Posts Tagged With: doctor who series 1

Have I Got Whos For You (part 912)

If you’re reading this, chances are I’m in the wilds of Staffordshire, checking out Ilam. It is an old hostel in a grand, Gothic manor dating from the seventeenth century. It has no WiFi or phone signal. This is queued; of course it is.

Entertainment first, and a leaked still from a deleted scene in a recent Holby City episode has raised more than a couple of eyebrows.

(This was, as anyone watching will attest, a thoroughly ridiculous plot twist. We knew that Ange had a secret, and we’d worked out what it was, but the likelihood of her coming to the exact same hospital as her son, and then working alongside him for months before finding out who he is? This is worse than bloody Neighbours. As I write this it’s Monday evening and the follow-up episode has yet to air, but I predict that she will say “I already let you go once, and it was the biggest mistake of my life. I’m not doing it again.” Let’s reconvene a week or two from now and find out whether I was right, shall we?)

Elsewhere, it was apparently National Unicorn Day, although it’s fair to say that not everybody enjoyed it.

Not that the man’s bad on a horse, having come from the outside to make a last-dash sprint for the finish line in last weekend’s Grand National.

But it wasn’t all jollity and cheering. As Cambridge celebrated their double win on the banks of the Thames on a cold, grey afternoon, there was a moment of solemn reflection as the crowds paused to remember the year the boat race ended in tragedy.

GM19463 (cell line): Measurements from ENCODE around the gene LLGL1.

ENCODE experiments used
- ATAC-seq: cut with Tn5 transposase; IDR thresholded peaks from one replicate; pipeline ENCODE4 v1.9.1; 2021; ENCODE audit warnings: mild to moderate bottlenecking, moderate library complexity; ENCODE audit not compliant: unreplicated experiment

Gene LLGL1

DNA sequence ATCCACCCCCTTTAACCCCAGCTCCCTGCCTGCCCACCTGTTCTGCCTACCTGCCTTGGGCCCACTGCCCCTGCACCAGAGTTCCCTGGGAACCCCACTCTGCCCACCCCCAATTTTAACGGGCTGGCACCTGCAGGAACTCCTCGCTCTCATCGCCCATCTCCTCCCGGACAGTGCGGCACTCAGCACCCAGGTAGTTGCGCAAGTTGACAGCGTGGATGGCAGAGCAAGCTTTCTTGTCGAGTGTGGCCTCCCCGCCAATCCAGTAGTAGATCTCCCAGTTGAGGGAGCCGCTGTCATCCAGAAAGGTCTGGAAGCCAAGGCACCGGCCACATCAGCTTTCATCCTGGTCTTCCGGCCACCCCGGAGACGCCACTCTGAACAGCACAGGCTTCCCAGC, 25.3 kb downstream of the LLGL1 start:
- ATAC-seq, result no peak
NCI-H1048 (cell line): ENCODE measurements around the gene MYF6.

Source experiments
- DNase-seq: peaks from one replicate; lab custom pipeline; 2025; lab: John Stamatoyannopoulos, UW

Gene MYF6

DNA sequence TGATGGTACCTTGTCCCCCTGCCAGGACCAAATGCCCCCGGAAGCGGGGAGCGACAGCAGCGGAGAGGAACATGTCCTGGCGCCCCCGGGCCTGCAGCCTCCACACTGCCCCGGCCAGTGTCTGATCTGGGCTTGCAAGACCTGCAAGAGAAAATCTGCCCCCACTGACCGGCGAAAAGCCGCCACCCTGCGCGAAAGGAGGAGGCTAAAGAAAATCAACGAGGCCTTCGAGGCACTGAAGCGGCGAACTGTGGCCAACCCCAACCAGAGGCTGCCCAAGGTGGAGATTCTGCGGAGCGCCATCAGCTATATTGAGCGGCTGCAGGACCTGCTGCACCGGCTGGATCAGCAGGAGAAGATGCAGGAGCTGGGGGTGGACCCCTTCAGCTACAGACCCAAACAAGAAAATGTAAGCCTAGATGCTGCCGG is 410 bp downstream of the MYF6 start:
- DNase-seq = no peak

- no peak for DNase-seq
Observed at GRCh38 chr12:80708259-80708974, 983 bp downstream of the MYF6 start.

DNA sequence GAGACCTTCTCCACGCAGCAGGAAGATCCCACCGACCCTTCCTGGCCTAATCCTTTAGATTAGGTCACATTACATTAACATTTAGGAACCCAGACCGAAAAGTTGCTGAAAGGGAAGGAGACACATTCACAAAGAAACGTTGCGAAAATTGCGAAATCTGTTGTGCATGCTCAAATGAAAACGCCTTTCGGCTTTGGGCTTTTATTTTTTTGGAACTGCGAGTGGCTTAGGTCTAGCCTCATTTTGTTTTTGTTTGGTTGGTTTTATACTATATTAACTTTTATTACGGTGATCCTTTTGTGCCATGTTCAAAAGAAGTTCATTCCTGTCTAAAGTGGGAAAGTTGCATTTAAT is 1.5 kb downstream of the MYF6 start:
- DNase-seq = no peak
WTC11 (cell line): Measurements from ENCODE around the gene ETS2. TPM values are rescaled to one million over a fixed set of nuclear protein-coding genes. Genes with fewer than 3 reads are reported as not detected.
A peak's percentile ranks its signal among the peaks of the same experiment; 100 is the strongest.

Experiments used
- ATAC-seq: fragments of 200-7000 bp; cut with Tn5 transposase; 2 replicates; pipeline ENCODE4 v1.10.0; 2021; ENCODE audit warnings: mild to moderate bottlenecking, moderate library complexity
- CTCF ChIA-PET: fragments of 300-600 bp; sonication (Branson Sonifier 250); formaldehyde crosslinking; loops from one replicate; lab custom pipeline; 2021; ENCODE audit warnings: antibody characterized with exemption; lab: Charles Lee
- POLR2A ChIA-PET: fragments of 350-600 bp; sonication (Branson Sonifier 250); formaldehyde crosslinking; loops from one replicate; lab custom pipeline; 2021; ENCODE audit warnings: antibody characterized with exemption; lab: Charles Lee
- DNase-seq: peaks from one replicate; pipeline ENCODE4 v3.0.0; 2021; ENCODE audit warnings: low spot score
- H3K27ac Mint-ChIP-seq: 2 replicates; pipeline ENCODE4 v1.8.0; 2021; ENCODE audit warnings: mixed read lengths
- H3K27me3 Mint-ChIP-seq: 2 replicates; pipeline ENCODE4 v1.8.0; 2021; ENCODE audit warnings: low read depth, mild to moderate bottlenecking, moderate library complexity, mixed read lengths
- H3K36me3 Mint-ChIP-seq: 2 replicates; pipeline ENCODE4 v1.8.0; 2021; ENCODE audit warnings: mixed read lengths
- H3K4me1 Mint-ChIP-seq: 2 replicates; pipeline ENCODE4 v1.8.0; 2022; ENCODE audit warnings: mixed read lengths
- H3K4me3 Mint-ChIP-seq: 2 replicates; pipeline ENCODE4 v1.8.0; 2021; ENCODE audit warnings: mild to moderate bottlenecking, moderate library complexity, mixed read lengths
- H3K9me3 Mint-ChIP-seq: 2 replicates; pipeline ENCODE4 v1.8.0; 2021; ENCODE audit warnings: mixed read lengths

There’s something on your back, Sarah-Jane…

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Doctor Who: The Hugh Grant Years

Well, there’s a surprise.

The list of Actors Who Were Considered For Doctor Who And Didn’t Do It is long and impressive, counting among its ranks the likes of Bill Nighy, Richard Griffiths, Rik Mayall, Alan Davies, Bill Cosby, Michael Jackson – and a certain Peter Capaldi. It’s always a quick headline grabber, if only because it gives hacks like me an opportunity to imagine existing stories with new actors, knock off thinkpieces about possible directions and legacies, and crack the occasional joke. But we’re now able to add another name to this particular roster, although in order to explore a little further we must go back to the dim and distant pasts of 2003, when Russell T. Davies was still getting the band back together, but hadn’t quite got Christopher Eccleston.

The Davies / Eccleston not-exactly-feud seems to have gained new traction over the last few months, as the party with nothing left to lose becomes increasingly candid and the other is respectfully silent. But it emerged last week that Russell T. Davies had a number of other heretofore unknown A-list actors on his radar – and that he originally tried to get Hugh Grant, only to find his path blocked by Grant’s agent. It’s the sort of thing that wouldn’t happen now, but hindsight is a wonderful thing and you can’t blame said agent for chucking the script in the bin, any more than you can blame Dick Rowe for not signing the Beatles. Even as late as 2004, the resurrected Doctor Who was generally viewed with the same sceptical eye that was originally cast over the first Star Wars movie – an arguably healthier state of mind than the fanatical reverence that is now accorded to both.